Denny Balicki

REVIEW: Helix – Back For Another Taste (1990)

Epic review time!!


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HELIX – Back For Another Taste (1990 Capitol)

Helix’s Back For Another Taste was easily their best album since No Rest for the Wicked. It was also their last for Capitol. As such it received a neat, very limited vinyl release with a special cover commemorating the last (planned) printing of Capitol vinyl. I wish I had bought it when I had the chance. I recall seeing it at Sam the Record Man (owned by Gil Zurbrigg, brother of original Helix bassist Keith Zurbrigg) in downtown Kitchener. I didn’t have a good way of playing records back then, so it didn’t seem worth it.

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Special release aside, Back For Another Taste will always be associated with some hard times in Helix. Brent “the Doctor” Doerner, with the band since LP #1, decided to move on from rock and roll. Although lead howler Brian Vollmer saw the departure coming, it still hit hard. Doerner stuck around long enough to record some rhythm guitars and solos for the new album. His brother Brian Doerner played drums on three tracks, as he often has on past Helix albums. (Helix mainstay Fritz Hinz played on the rest). The songs were written by Vollmer and guitarist Paul Hackman, with the exception of two. Vollmer took a trip down to the US to work with Marc Ribler who helped him hone his songwriting chops.

Helix presented themselves as a four-piece in promo photos and music videos, for the first time. Doerner would prove hard to replace over the years, with American Denny Balicki taking over for the tour. He was Helix’s first American member. He made notable appearances in a one-hour MuchMusic special called “Waltzing With Helix”, a documentary on Helix’s European tour with Sacred Reich, and opening for Ian Gillan. (Also in that documentary: a kid I grew up with in the neighborhood called Brian Knight. He was a Helix roadie at the time. Brian Vollmer misspelled his name in his book as “Brian McKnight“. Whoops!)

Back For Another Taste was produced by Tony Bongiovi, who gave the band a raw, more kicking sound in the studio.  It was clear from track one “The Storm” that Helix meant business again.  A mean sounding gritty groove-rocker, “The Storm” was unlike anything they’d done before.  It was a completely un-wimpy lead single and a surprising one at that, since it’s not a very commercial.  The new four-piece Helix sound great here, with Hackman able to really dig in and play, while bassist Daryl Gray gets more room to groove.

The really impressive track on the album was “Running Wild in the 21st Century”. When every other band seemed to be softening it up, Helix seemed to go full-on metal. An edgy music video featuring London’s “Snake the Tattooed Man” won Helix some acclaim and recognition. Snake was a friend of the band, and when the idea came up for a music video, Vollmer said “I know the perfect guy for this.” (I myself encountered Snake at the Record Store, in Part 118 of Record Store Tales.)

“Running Wild” is a killer track, pure Helix adrenaline with their trademark smooth backing vocals.  In the lyrics, Brian seems confident of rock and roll’s future survival. Once again Paul Hackman confidently handles the guitars, allowing his personality to really shine.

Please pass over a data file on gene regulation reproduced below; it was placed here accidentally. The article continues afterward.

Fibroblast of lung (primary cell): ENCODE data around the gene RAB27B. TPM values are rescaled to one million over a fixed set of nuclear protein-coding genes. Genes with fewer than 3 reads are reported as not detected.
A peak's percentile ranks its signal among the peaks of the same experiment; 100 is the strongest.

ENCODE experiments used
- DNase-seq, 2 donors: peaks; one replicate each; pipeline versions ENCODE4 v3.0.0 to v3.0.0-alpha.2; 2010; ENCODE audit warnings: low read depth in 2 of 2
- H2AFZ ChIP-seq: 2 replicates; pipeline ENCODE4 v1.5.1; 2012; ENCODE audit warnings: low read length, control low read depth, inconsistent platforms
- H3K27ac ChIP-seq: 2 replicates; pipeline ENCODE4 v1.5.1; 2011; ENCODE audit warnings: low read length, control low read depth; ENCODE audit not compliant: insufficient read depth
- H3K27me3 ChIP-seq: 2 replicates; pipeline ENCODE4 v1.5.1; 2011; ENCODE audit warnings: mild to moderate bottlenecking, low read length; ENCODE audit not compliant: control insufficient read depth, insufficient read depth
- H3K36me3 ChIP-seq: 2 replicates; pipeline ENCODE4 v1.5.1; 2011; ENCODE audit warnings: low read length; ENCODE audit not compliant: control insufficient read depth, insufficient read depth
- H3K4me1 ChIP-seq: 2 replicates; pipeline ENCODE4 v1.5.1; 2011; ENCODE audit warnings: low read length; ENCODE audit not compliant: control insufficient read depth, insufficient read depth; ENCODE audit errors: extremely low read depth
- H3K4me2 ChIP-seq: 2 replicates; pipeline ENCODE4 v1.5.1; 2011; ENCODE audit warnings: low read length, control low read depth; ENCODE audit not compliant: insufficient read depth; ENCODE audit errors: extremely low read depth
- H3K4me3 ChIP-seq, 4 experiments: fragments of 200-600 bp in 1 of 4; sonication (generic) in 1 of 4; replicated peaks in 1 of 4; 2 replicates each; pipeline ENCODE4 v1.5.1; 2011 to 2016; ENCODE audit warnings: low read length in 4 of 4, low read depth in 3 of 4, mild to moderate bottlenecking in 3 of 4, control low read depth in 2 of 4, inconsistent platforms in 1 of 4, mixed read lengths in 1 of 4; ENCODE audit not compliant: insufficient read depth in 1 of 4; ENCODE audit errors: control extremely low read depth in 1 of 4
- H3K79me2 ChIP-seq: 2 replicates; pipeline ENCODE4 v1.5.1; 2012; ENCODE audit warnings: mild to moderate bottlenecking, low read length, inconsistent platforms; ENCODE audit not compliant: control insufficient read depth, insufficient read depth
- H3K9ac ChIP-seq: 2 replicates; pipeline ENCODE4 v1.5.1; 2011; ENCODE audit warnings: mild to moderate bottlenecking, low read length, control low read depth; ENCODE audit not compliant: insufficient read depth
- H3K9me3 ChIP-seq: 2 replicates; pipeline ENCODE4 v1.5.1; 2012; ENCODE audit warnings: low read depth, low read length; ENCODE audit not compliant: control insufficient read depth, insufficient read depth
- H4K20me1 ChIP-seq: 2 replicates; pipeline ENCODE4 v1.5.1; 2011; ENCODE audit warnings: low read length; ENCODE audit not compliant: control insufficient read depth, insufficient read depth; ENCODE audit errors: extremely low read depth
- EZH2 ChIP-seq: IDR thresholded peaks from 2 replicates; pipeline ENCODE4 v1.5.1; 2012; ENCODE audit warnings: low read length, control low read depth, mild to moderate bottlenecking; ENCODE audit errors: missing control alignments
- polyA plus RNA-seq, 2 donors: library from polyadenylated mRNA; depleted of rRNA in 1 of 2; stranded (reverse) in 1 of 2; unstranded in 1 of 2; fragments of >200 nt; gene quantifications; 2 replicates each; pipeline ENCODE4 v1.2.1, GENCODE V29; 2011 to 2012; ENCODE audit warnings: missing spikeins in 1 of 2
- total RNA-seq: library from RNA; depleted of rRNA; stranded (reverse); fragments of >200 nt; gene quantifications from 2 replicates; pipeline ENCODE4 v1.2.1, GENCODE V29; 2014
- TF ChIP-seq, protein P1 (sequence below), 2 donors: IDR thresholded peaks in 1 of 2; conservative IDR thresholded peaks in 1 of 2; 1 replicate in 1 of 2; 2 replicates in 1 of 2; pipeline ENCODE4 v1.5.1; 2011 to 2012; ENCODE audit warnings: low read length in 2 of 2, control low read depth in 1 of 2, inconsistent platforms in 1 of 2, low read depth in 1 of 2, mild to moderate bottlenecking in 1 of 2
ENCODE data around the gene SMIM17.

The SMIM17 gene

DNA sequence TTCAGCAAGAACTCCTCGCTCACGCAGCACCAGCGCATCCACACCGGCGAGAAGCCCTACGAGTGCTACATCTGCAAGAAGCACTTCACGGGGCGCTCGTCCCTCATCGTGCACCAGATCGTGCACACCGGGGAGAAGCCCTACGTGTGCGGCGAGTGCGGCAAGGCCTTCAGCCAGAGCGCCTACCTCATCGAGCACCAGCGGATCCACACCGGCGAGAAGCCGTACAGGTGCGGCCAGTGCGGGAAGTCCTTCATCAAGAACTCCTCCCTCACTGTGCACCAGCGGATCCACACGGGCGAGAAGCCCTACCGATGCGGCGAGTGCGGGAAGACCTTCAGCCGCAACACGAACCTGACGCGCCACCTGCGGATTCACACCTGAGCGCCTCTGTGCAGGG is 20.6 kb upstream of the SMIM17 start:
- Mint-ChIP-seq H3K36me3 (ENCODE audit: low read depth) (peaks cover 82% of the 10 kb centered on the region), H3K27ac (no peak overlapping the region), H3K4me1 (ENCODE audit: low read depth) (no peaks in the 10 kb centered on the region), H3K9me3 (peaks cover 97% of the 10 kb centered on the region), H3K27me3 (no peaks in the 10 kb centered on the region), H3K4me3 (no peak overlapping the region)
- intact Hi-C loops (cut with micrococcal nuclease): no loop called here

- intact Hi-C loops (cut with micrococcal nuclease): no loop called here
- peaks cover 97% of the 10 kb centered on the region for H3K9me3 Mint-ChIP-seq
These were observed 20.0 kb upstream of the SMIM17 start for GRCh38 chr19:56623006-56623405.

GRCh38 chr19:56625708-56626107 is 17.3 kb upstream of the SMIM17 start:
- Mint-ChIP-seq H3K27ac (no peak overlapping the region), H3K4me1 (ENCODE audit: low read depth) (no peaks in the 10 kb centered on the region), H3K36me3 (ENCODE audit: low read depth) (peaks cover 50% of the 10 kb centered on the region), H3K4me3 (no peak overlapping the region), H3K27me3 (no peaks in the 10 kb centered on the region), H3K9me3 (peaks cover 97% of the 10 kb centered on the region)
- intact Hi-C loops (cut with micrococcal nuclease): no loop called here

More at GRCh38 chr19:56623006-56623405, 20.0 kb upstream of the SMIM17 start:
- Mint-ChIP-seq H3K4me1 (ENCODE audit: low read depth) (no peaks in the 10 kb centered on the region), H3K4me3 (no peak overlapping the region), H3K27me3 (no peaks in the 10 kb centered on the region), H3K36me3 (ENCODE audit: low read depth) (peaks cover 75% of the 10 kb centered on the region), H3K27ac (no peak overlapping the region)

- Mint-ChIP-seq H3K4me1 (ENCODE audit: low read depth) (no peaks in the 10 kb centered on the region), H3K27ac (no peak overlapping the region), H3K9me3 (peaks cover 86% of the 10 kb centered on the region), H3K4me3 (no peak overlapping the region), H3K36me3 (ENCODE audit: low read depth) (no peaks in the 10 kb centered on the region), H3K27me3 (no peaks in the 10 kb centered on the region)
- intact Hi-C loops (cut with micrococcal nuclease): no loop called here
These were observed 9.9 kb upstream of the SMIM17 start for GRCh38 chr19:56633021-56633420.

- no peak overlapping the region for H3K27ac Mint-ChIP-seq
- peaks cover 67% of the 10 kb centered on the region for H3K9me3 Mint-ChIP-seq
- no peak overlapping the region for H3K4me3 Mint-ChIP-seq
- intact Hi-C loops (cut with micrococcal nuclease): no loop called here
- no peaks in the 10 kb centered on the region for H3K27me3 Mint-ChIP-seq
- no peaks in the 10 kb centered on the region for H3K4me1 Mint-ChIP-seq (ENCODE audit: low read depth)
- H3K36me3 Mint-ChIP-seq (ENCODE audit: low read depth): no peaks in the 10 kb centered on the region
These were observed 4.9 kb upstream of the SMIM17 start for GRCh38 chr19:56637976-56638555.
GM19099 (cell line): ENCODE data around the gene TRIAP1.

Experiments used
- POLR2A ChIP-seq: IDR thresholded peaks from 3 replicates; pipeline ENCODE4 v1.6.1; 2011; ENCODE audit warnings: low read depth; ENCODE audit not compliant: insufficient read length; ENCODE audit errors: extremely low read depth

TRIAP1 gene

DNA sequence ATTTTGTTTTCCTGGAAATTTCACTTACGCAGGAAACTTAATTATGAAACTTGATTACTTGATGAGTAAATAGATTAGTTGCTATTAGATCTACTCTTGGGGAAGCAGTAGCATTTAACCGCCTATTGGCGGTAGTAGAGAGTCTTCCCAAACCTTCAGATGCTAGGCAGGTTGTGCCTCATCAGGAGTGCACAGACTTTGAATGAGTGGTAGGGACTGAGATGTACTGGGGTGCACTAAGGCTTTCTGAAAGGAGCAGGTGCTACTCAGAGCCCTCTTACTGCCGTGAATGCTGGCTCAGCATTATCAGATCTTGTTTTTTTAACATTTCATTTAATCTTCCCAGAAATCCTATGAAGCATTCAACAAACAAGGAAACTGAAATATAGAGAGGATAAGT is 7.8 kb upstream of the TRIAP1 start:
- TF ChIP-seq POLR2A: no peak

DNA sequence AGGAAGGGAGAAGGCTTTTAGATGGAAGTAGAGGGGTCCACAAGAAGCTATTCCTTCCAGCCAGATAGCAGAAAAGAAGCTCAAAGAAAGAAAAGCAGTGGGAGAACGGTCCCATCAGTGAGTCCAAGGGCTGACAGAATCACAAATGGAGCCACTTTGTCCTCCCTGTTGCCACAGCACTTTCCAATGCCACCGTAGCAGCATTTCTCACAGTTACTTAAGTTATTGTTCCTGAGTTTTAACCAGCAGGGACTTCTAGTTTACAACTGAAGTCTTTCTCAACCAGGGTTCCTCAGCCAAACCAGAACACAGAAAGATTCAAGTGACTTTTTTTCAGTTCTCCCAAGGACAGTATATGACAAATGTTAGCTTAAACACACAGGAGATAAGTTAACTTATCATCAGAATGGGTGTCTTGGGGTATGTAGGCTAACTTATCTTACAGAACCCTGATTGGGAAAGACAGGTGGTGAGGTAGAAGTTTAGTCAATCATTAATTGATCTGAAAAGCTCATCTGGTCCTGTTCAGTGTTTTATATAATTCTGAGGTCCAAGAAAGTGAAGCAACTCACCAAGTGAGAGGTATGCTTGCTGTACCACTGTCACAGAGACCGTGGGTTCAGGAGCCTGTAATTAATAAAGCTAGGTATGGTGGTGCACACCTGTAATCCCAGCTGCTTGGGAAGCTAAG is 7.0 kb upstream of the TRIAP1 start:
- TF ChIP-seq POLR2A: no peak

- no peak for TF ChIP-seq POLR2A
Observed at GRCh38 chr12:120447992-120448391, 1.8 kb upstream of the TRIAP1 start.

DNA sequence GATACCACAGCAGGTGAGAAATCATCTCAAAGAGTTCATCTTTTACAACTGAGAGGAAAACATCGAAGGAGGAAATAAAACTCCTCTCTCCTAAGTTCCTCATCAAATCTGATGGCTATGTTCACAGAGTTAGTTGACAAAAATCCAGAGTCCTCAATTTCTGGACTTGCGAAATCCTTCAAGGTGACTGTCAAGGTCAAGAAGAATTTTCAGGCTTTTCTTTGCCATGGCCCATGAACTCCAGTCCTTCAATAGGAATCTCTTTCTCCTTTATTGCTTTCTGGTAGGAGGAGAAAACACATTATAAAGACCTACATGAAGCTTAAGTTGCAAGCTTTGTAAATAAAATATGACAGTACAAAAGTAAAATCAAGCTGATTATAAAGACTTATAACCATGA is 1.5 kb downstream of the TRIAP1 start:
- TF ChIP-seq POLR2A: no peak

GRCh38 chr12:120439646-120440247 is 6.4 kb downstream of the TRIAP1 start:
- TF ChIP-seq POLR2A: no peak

Right up the alley of old Helix rockers is “That’s Life”, a classic sounding tune that’s great for drinking to.  Just you try not having fun while hoisting a frosty to “That’s Life”!  But Helix are more than just a party band, always have been.  “Breakdown” is the long dramatic slow one.  Vollmer had been going through some rough times: divorce, having to work at a convenience store to pay the rent, getting mugged, and then heave-ho and re-locating to London Ontario.  “Breakdown” must come from those times, because you can hear the desperation and the determination.  This track is the closest Helix ever got to re-capturing the golden sound of their first album, Breaking Loose.  But you gotta end side one on a party rocker, doncha?  So “Heavy Metal Cowboys” is that track and it sounds exactly how you expect.   Hackman throws down some slide guitar for good measure.

The title track is quintessential Helix.  “Back For Another Taste” indeed, this track could have been right at home on Wild in the Streets.  It’s dirty and rocking, just like you like it.  The stretching out a bit, the pop side of Helix emerges on “Rockin’ Rollercoaster”.  I immediately noticed a higher rating on the 10-point Catchiness Factor scale (c), than other songs on this album.  But then it’s even higher on “Midnight Express”, a real singalong!   I really like these two songs, and even the ballad “Good to the Last Drop” really impressed.

Marc Ribler wanted to write a song called “Can’t Eat Just One”, but Vollmer found the title cumbersome, so he suggested “Good to the Last Drop” instead.  What came from this was a hit ballad with heaps of class and all the right ingredients – a solid 9 on the Catchiness Factor scale.  The music video received a swanky remix with extra keyboard overdubs, and that’s the version I go for.  (It’s on many Helix best-of’s, but not this CD.)

 

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“Give It to You” wasn’t exactly a new song. An earlier version (more raw) surfaced on 1989’s Over 20 Minutes With…Helix compilation. I prefer the raw version, but it’s still a great dirty lil’ Helix number. “Pull the trigger of my honey gun.” Oh, Brian. “Special delivery, just for you!”

So Helix stretched out on this album a bit, and went back to their roots while exercising their melodic songwriting muscles. They went heavier, they went softer, they went dramatic, and they revisited some of their pop roots. What’s left? Faster, faster, faster!